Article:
Nigel James Silman

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In the marine cyanobacterium Synechococcus sp. strain WH7803, PstS is a 32-kDa cell wall-associated phosphate-binding protein specifically synthesized under conditions of restricted inorganic phosphate (P1) availability (D. J. Scanlan, N. H. Mann, and N. G. Carr, Mol. Microbiol. 10:181-191, 1993). We have assessed its use as a potential diagnostic marker(More)
BACKGROUND Francisella tularensis causes tularaemia, a life-threatening zoonosis, and has potential as a biowarfare agent. F. tularensis subsp. tularensis, which causes the most severe form of tularaemia, is usually confined to North America. However, a handful of isolates from this subspecies was obtained in the 1980s from ticks and mites from Slovakia and(More)
Ferrets are widely used to study human influenza virus infection. Their airway physiology and cell receptor distribution makes them ideal for the analysis of pathogenesis and virus transmission, and for testing the efficacy of anti-influenza interventions and vaccines. The 2009 pandemic influenza virus (H1N1pdm09) induces mild to moderate respiratory(More)
The ability of the cyanobacterium Synechocystis PCC6803 to transport inorganic carbon in the form of bicarbonate rapidly decreased following a shift from bicarbonate-limited growth to either excess bicarbonate supply or to photoheterotrophic growth on glucose. Nonmetabolizable analogs of glucose did not exert this effect. The rate at which the bicarbonate(More)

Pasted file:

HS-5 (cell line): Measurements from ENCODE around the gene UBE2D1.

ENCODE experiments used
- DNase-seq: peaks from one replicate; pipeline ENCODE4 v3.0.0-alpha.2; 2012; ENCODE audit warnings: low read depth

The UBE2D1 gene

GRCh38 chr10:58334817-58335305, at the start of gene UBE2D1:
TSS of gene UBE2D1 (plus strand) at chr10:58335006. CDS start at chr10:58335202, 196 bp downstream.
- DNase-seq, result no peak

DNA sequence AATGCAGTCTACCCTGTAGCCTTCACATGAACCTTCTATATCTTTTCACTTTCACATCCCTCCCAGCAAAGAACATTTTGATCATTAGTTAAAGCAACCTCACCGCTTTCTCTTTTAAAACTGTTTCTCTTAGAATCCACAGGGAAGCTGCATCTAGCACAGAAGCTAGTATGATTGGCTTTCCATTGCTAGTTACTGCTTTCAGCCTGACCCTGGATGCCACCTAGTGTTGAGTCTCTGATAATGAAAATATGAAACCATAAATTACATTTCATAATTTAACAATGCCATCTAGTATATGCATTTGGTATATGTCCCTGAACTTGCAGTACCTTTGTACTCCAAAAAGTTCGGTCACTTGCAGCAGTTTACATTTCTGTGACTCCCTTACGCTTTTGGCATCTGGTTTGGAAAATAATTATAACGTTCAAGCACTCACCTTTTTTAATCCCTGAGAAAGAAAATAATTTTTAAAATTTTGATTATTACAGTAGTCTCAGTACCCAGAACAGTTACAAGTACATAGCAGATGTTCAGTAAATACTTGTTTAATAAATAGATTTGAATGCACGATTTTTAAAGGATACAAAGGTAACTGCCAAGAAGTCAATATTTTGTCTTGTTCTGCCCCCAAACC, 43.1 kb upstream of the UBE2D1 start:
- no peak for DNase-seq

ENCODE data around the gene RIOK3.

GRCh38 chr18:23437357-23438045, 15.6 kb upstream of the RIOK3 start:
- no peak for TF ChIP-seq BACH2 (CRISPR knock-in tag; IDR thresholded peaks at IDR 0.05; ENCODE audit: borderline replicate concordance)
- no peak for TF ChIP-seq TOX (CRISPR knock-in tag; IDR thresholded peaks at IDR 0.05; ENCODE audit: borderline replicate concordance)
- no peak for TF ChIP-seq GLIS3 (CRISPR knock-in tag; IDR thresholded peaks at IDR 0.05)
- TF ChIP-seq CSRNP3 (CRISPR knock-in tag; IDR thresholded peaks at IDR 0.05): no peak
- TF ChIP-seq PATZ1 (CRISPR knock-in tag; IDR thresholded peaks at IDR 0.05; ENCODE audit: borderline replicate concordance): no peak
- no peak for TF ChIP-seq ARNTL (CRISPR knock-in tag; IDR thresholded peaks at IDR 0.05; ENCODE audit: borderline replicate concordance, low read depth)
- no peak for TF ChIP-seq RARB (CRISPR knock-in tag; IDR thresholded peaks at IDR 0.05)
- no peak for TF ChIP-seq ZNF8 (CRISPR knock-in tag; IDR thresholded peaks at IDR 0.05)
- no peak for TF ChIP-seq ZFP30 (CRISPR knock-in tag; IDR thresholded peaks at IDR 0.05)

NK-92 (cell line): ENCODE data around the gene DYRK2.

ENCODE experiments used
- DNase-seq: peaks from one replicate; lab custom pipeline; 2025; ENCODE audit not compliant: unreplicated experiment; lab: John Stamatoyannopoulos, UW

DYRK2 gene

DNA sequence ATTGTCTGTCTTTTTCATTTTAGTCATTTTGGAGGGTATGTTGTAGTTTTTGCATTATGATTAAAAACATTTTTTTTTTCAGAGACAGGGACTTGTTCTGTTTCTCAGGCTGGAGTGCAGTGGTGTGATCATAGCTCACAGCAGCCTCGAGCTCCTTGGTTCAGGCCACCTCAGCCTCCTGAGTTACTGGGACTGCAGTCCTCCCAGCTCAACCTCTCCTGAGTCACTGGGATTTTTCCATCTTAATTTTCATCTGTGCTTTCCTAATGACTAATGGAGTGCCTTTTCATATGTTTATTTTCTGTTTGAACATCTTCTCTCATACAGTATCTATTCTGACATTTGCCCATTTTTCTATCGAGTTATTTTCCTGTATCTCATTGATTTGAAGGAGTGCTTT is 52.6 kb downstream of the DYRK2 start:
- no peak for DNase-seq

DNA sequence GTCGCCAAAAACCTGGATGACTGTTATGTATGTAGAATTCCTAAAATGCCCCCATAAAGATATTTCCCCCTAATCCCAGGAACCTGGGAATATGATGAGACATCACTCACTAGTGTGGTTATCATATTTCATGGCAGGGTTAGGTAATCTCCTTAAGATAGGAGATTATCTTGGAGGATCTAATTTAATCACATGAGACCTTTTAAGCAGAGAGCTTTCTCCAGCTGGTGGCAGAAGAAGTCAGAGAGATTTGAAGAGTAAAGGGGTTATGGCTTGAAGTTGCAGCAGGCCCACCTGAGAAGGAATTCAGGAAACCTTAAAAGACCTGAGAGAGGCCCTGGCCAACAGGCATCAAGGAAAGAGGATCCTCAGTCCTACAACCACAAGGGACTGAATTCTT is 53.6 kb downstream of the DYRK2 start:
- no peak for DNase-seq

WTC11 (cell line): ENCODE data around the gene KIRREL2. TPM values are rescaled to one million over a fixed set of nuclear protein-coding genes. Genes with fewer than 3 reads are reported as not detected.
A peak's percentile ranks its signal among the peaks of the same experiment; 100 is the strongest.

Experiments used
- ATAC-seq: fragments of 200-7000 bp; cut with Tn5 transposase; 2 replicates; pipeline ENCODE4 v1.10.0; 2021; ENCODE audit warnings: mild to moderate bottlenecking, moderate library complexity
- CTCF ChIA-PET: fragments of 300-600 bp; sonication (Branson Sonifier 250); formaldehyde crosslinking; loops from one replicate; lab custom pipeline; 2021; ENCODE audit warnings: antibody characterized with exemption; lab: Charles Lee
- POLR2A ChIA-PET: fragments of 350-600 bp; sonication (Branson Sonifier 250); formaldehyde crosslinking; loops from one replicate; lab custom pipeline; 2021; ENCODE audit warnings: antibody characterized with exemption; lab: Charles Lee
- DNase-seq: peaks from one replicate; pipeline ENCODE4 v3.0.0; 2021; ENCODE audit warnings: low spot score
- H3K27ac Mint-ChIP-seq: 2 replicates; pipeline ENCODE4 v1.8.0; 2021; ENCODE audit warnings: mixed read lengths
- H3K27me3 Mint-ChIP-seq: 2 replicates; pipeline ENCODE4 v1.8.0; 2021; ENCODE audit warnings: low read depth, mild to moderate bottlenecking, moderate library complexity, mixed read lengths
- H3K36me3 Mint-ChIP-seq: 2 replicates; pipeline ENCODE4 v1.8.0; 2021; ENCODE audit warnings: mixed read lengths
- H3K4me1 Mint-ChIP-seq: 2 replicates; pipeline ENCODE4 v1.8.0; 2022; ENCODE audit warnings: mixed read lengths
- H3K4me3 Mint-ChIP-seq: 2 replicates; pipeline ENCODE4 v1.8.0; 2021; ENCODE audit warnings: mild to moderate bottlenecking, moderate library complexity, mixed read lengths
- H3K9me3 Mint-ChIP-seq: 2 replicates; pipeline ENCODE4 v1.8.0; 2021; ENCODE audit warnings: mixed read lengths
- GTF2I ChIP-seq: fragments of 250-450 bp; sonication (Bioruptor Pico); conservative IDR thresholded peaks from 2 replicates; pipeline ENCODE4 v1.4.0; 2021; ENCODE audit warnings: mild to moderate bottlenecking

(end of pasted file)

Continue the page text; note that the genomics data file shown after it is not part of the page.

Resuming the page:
The Mud technology of Groisman and Casadaban was adapted to the cyanobacterium Synechococcus sp. PCC 7942. A new high-CO2-requiring (hcr) mutant, hcr Mu28 was isolated following the integration of the Mud element 89 bp upstream of ORFI, at the 5'-flanking region of the rbc operon, which encodes RuBP carboxylase/oxygenase (Rubisco). The integration involved(More)
Non-human primates are the animals closest to humans for use in influenza A virus challenge studies, in terms of their phylogenetic relatedness, physiology and immune systems. Previous studies have shown that cynomolgus macaques (Macaca fascicularis) are permissive for infection with H1N1pdm influenza virus. These studies have typically used combined(More)
AIM To analyse the growth of Bacillus anthracis during simulations of the UK anthrax vaccine manufacturing process. METHODS AND RESULTS Simulated vaccine production runs were performed using the toxigenic, acapsulate Sterne 34F(2) strain of B. anthracis in semi-defined medium. After rising during the logarithmic growth phase, the pH of the culture starts(More)
The M2-1 protein of the important pathogen human respiratory syncytial virus is a zinc-binding transcription antiterminator that is essential for viral gene expression. We present the crystal structure of full-length M2-1 protein in its native tetrameric form at a resolution of 2.5 Å. The structure reveals that M2-1 forms a disk-like assembly with(More)
Currently, the need for cooled storage and the impossibility of terminal sterilisation are major drawbacks in vaccine manufacturing and distribution. To overcome current restrictions a preclinical safety and efficacy study was conducted to evaluate new influenza A vaccine formulations regarding thermal resistance, resistance against irradiation-mediated(More)
A temporal study of gene expression in peripheral blood leukocytes (PBLs) from a Mycobacterium tuberculosis primary, pulmonary challenge model Macaca fascicularis has been conducted. PBL samples were taken prior to challenge and at one, two, four and six weeks post-challenge and labelled, purified RNAs hybridised to Operon Human Genome AROS V4.0 slides.(More)